Q. What do I need to know about intellectual property?

A. Intellectual property rights are determined by a tangled ball of varying categories of legislation that requires patience to unpick. The categories are wide, overlapping and vague. Certain components entitle you to rights over your property while others require you to take prior action to ensure that you are protected.

The very first thing to point out is that the owner of intellectual property is usually the creator of the work unless the property was created whilst in a contract of employment. The property is then usually owned by the employer. Regardless of this convention, it is very important for intellectual property ownership to be clarified in contracts with your employees. This is particularly important when you are using a contractor or consultant since the legal lines of ownership are blurred.

Q. What can I do to protect my intellectual property?

A. You can protect a wide range of your works using copyright. To qualify the work must be your own. To protect yourself it must be written down or recorded in some way. To make sure you can prove this it is a good idea to send the item to yourself by registered post or lodge a copy of it with your solicitor. This can help you prove the date on which you “owned” your idea.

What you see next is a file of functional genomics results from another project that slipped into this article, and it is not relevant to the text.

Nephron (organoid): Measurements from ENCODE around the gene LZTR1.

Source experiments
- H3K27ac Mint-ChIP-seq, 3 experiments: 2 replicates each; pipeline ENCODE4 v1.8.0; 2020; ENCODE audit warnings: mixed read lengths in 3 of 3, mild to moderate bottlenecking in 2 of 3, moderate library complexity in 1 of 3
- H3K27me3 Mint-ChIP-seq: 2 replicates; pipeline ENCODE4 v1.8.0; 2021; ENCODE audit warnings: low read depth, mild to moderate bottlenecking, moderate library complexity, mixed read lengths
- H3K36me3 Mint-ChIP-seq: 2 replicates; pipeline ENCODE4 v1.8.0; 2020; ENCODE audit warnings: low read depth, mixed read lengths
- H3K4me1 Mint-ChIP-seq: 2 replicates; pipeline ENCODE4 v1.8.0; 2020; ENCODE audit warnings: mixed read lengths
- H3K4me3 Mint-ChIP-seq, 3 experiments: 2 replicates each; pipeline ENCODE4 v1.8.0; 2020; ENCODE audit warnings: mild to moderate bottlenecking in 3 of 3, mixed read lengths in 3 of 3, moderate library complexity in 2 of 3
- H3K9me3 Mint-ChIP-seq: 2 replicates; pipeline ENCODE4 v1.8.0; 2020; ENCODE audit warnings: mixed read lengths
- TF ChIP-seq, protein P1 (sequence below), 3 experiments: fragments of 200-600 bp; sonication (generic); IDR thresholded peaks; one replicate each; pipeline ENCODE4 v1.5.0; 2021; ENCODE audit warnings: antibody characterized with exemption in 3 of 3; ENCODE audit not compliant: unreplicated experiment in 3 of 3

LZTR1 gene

If you have invented something you can prevent anyone making, selling or importing your idea for 20 years with a patent. However, patents require a lot of research, a hefty application fee (£2000) and two to three years to gain approval.

You should also protect your design work. This does not just mean decorative or artistic work but also functional designs such as machinery. If you can prove that your design is yours you can stop – and get compensation from – someone else using your design. While you are entitled to this right, you are more likely to be able to successfully prove that you own your design if you register it with the Intellectual Property Office.

You can protect a company’s “trade secrets”. This is information which is yours, secret and of value to your business. Businesses that rely on customer lists, manufacturing techniques or business methods can make a case for protection under this aspect of the law. Again, guard against the vagaries of this law by specifying it as expressly confidential in a non-disclosure agreement in contracts with your employees. Jennifer Holroyd, consultant solicitor at Keystone Law says: “Some people are quite sceptical of the effectiveness of a non-disclosure agreement, but they are always worth having.”

Finally, a trademark can protect your brand. It is not enough to simply have an internet domain name or list your company at Companies House. Trademarks must be registered with the Intellectual Property Office for a fixed fee. Further information can be found on www.ipo.gov.uk

Q. Where can I learn more?

A. The British Library IP Business Centre offers regular free workshops, online courses and one-to-one advice on intellectual property. The library also has databases to search patents, trademarks, copyright, and registered designs from around the world.